Hiroshima Mon Amour (1959)

Alain Resnais | 1hr 32min

Three years on from his landmark Holocaust documentary Night and Fog, Alain Resnais was posed a new challenge – to recreate a similar historical depiction of Hiroshima’s bombing. His inspiration to turn it into the narrative film Hiroshima Mon Amour wasn’t just driven by his reluctance to tread familiar ground though. His recognition of the impossibility to accurately portray such profound human suffering would also drive this decision.

The opening fifteen minutes of contradictions is an absolute refute of those who would suggest otherwise. Close-ups of arms and bodies locked in a romantic embrace weave images of pleasure into the raw pain of newsreels, re-enactments, and surviving artefacts, as observed by Emmanuelle Riva’s unnamed ‘Elle’ (Her).

“I saw the people walking around. The people walk around, lost in thought, among the photographs, the reconstructions, for want of something else, among the photographs, the photographs, the reconstructions, for want of something else, the explanations, for want of something else. Four times at the museum of Hiroshima.”

For all of her observations though, Eiji Okada’s ‘Lui’ (Him) only ever provides the same variation on a single response.

“You saw nothing in Hiroshima. Nothing.”

A beautifully hypnotic and magical realist opening, returning to these images of nuclear ash settling over a lover’s embrace.

Nuclear ash falls on their naked bodies, smothering their love with echoes of past traumas, and yet they remain inexplicably divided over the details of those memories. Elle believes she has seen Hiroshima’s suffering, in much the same way we might think we have grasped the Holocaust through Resnais’ documentary, but she has not seen it in the same way as Him who lost his family to the tragedy. The combination of dolly shots rolling down hospital hallways, museum exhibitions, and through historical sites with the repetitive voiceover calls to mind similar scenes in both Night and Fog and Last Year at Marienbad, summoning us into a dreamlike reverie where words matter less than the rhythms they inspire. Montages like these are where Resnais is most comfortable, prompting melancholy considerations of what it means to truly “see” Hiroshima rather than making any misguided attempt to understand its horror.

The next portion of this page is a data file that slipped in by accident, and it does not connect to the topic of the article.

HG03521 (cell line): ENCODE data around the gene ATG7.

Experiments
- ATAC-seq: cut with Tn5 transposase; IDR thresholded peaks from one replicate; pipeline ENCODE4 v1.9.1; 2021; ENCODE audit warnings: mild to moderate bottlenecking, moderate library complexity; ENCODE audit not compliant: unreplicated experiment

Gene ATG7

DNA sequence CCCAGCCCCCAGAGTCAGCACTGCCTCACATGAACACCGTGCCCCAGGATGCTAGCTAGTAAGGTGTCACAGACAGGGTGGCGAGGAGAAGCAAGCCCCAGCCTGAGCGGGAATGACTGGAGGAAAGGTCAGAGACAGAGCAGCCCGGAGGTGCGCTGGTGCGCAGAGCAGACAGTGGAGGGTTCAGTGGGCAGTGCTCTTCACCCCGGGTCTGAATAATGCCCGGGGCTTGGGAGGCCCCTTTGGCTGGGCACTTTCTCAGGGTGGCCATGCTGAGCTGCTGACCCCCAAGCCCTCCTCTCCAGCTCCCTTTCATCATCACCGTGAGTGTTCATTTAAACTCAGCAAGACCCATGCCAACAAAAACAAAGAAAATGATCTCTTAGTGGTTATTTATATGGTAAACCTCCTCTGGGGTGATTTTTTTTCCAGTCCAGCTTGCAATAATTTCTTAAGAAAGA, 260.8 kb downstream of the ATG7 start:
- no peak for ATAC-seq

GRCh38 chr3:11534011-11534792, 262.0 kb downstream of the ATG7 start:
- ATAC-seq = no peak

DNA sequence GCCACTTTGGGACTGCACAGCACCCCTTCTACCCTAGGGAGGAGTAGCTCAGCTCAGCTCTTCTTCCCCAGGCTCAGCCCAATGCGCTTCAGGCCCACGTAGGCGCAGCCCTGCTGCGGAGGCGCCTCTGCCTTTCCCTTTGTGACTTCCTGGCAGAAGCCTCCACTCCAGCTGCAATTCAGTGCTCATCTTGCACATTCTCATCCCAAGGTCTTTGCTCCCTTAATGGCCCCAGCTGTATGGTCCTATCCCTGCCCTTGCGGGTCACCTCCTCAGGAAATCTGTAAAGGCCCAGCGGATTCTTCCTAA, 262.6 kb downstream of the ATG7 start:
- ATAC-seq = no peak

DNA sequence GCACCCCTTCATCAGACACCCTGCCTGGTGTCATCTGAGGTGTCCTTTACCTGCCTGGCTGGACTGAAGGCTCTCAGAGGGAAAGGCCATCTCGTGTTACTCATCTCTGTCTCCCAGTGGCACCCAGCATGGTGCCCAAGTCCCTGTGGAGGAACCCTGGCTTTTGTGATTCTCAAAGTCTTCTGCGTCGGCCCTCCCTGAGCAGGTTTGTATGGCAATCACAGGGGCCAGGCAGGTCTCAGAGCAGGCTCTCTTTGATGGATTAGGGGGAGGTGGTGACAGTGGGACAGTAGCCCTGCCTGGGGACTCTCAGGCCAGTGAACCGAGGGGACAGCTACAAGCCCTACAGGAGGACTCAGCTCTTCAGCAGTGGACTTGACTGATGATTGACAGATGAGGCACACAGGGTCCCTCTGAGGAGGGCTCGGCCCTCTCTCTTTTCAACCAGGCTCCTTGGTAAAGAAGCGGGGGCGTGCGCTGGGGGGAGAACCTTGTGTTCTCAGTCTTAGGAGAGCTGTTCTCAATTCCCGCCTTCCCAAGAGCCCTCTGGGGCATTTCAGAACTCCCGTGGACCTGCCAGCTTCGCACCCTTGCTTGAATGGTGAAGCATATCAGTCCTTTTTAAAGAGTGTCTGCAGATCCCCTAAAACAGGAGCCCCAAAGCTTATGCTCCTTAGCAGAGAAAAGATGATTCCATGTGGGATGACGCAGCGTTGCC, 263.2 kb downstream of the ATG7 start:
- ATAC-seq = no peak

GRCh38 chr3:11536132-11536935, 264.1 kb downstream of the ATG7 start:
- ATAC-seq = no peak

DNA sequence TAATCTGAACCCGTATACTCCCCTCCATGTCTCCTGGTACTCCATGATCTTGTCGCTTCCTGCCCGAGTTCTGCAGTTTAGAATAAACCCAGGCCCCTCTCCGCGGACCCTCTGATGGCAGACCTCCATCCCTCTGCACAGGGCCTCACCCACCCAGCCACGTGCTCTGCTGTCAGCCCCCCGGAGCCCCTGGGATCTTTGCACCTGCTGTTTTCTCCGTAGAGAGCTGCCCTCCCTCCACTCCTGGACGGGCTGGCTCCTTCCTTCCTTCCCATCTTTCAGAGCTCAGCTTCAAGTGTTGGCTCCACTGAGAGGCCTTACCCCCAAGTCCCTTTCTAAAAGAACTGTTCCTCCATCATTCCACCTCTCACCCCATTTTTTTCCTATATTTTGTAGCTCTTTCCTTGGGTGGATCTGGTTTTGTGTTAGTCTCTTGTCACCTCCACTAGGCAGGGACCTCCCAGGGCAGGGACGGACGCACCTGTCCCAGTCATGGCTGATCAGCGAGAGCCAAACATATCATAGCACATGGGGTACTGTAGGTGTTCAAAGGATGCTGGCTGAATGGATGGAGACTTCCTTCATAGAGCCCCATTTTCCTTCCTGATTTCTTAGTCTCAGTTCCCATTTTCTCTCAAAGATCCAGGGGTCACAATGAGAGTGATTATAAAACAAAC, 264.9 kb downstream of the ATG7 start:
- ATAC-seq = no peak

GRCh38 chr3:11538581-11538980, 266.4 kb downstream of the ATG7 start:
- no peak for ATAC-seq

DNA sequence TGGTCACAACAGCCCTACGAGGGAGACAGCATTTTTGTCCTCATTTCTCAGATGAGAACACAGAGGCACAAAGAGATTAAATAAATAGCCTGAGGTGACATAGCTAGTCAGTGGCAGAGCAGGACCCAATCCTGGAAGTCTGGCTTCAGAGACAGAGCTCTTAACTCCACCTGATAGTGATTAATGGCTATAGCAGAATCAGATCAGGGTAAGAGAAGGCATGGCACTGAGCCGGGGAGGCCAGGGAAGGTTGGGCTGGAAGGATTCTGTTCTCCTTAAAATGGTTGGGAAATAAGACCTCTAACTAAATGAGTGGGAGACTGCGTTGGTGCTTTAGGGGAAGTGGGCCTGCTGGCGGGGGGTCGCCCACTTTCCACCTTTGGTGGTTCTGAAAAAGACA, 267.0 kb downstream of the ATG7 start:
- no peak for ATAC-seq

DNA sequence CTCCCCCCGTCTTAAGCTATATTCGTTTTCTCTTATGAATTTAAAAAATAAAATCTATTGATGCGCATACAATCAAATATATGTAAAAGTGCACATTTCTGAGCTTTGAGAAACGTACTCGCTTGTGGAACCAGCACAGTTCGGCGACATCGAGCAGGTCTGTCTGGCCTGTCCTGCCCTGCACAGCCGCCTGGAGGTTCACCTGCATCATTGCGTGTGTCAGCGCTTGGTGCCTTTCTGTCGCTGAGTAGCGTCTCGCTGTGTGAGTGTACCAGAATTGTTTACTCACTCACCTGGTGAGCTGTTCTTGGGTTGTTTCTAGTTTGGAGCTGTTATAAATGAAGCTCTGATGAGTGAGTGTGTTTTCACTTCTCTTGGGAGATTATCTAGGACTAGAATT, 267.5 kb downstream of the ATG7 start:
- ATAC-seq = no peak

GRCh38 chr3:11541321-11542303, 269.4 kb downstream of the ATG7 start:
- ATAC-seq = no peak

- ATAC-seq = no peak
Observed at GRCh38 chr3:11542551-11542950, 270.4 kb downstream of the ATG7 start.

A remarkable similar opening to scenes from Night and Fog (three years earlier) and Last Year at Marienbad (two years later). Voiceovers echo repetitive phrases in a mesmerising reverie, as the camera dollies through remnants of Hiroshima’s historical trauma.

This is a film of intersections – past and present, France and Japan, man and woman, conflicting sides of one war. An early shot of two wristwatches laid over each other clues us into this meeting of timelines. Over a decade has passed since the bombing of Hiroshima, and now Elle has arrived in the city to act in an antiwar film being shot there. The city is still marked by tragedy, but its people recognise the need to keep moving on. Lui stands among them, as much a personification of Hiroshima as she is of her own small French village, Nevers. “Hiroshima. That’s your name,” she tells him. “And your name is Nevers. Nevers in France,” he responds.

A criss-cross of watches, forming an icon of crossed timelines.

It isn’t unusual for Resnais to infuse his wistful allegories with such elusive subtlety, though it is tough to imagine how this magnificently cryptic film would have looked without Marguerite Duras’ poetic screenplay. At this point in her career, she was primarily a novelist, making Hiroshima Mon Amour her foray into the world of cinema. Her dialogue flows lyrically in conversations and voiceovers, pondering the sensitive memories which have come to define both Elle and Lui, but there is also extraordinary formal ambition in her to-and-fro flashbacks.